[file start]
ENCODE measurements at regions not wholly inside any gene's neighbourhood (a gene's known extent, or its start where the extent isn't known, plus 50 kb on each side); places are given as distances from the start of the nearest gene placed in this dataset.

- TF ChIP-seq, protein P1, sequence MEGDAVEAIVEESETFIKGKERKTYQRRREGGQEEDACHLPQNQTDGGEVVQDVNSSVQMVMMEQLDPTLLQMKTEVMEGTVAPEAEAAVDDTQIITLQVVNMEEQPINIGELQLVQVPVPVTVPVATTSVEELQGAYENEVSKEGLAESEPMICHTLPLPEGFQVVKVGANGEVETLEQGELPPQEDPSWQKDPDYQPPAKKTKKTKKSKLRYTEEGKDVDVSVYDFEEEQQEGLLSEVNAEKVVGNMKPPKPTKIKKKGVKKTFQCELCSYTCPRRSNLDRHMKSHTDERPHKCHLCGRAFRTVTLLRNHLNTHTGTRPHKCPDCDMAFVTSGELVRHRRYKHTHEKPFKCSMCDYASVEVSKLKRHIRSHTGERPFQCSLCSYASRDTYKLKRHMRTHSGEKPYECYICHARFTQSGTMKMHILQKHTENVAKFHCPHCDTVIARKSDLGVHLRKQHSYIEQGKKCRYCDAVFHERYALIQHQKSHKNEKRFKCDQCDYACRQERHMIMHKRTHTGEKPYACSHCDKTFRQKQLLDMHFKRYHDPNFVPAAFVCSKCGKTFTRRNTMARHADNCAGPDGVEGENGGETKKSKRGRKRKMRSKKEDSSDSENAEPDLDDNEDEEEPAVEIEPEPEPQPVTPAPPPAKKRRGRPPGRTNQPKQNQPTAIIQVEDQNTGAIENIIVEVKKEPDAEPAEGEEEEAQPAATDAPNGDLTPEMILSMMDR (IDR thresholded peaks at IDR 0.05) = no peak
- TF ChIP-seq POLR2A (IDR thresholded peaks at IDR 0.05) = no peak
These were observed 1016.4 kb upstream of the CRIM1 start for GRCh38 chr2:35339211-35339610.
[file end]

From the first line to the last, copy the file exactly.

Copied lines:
ENCODE measurements at regions not wholly inside any gene's neighbourhood (a gene's known extent, or its start where the extent isn't known, plus 50 kb on each side); places are given as distances from the start of the nearest gene placed in this dataset.

- TF ChIP-seq, protein P1, sequence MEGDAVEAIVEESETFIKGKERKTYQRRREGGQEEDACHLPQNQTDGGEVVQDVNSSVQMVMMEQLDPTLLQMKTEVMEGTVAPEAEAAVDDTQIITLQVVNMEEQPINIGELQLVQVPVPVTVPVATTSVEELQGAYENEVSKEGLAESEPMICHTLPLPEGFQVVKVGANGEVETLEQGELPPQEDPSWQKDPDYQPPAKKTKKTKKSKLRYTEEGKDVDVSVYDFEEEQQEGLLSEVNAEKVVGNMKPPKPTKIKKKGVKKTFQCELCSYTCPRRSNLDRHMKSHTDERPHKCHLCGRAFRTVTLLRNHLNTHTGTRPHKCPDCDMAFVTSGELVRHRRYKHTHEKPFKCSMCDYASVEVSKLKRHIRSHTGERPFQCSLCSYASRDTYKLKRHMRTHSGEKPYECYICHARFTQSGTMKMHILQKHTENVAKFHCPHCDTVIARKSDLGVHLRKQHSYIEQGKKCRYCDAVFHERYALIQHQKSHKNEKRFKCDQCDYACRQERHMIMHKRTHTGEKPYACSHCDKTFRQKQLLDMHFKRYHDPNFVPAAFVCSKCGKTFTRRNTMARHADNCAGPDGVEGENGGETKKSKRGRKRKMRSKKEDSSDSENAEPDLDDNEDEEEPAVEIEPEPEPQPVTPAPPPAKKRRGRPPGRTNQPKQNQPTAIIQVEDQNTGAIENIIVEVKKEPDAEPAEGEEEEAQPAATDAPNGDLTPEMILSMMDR (IDR thresholded peaks at IDR 0.05) = no peak
- TF ChIP-seq POLR2A (IDR thresholded peaks at IDR 0.05) = no peak
These were observed 1016.4 kb upstream of the CRIM1 start for GRCh38 chr2:35339211-35339610.